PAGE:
The US Court of Appeals for the Fifth Circuit’s recent decision in Swindol v. Aurora Flight Sciences Corporation casts new doubt on the enforceability of employer policies prohibiting employees from carrying firearms onto their employer’s property.1Applying Mississippi law, the Swindol court carved out an exception to the employment-at-will doctrine for employees who, consistent with state law but in violation of their employer’s policy, store a firearm in a parked vehicle on the employer’s premises.2

The decision is particularly significant in that the court held that employees may sue their employers for adverse employment actions that are inconsistent with Mississippi’s “guns-at-work” statute.3 Section 45-9-55 of the Mississippi Code provides, in relevant part, that “a public or private employer may not establish, maintain, or enforce any policy or rule that has the effect of prohibiting a person from transporting or storing a firearm in a locked vehicle in any parking lot, parking garage, or other designated parking area.”4

At least 15 other states have enacted statutes which, similar to Section 45-9-55, constrain an employer’s ability to restrict guns on its premises.5 Prior to Swindol, courts that had examined this issue had declined to create a private cause of action for employees who were penalized for carrying firearms onto their employer’s property.6

Swindol brings into sharp focus the tension between two competing public policies: employees’ Second Amendment rights and employers’ efforts to avoid workplace violence. According to the Bureau of Labor Statistics, an average of 551 workers are killed each year as result of workplace shootings.7 Employers can be held liable for their employees’ acts of violence at the workplace under various legal theories, including violations of the federal Occupational Safety and Health Act and various state law tort theories, such as negligent hiring, negligent supervision and negligent retention.8 To manage their legal risks and to provide a safe workplace for their employees, many employers have implemented policies barring employees from bringing firearms onto the employer’s premises.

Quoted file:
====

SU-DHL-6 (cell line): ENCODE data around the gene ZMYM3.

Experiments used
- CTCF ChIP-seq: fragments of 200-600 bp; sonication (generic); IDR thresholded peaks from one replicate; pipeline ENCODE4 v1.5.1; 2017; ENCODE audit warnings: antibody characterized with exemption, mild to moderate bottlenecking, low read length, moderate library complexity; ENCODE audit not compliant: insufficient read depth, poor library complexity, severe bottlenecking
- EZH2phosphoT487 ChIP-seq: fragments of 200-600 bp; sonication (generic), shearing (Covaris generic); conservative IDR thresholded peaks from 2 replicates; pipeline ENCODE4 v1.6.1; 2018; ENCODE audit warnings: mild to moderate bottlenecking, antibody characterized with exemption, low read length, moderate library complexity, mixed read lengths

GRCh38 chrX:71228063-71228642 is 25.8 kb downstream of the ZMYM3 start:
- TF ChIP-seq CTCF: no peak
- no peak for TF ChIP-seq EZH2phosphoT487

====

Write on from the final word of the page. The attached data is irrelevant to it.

In Swindol, the plaintiff, Robert Swindol, was an employee of defendant Aurora Flight Sciences Corporation (Aurora).9 Aurora terminated Swindol’s employment after discovering a firearm in his vehicle parked on Aurora’s property, in violation of company policy prohibiting firearms on its premises.10Swindol filed suit against Aurora in the US District Court for the Northern District of Mississippi, asserting claims for wrongful discharge and defamation.11 Relying on Section 45-9-55, Swindol argued that Aurora’s firearms policy was illegal and that the company had terminated his employment in violation of Mississippi’s public policy favoring gun rights.12Aurora moved to dismiss for failure to state a claim for relief under Fed. R. Civ. P. 12(b)(6), arguing that Section 45-9-55 did not create an exception to the at-will doctrine.13The district court agreed with Aurora and dismissed the case.14 The Fifth Circuit reversed.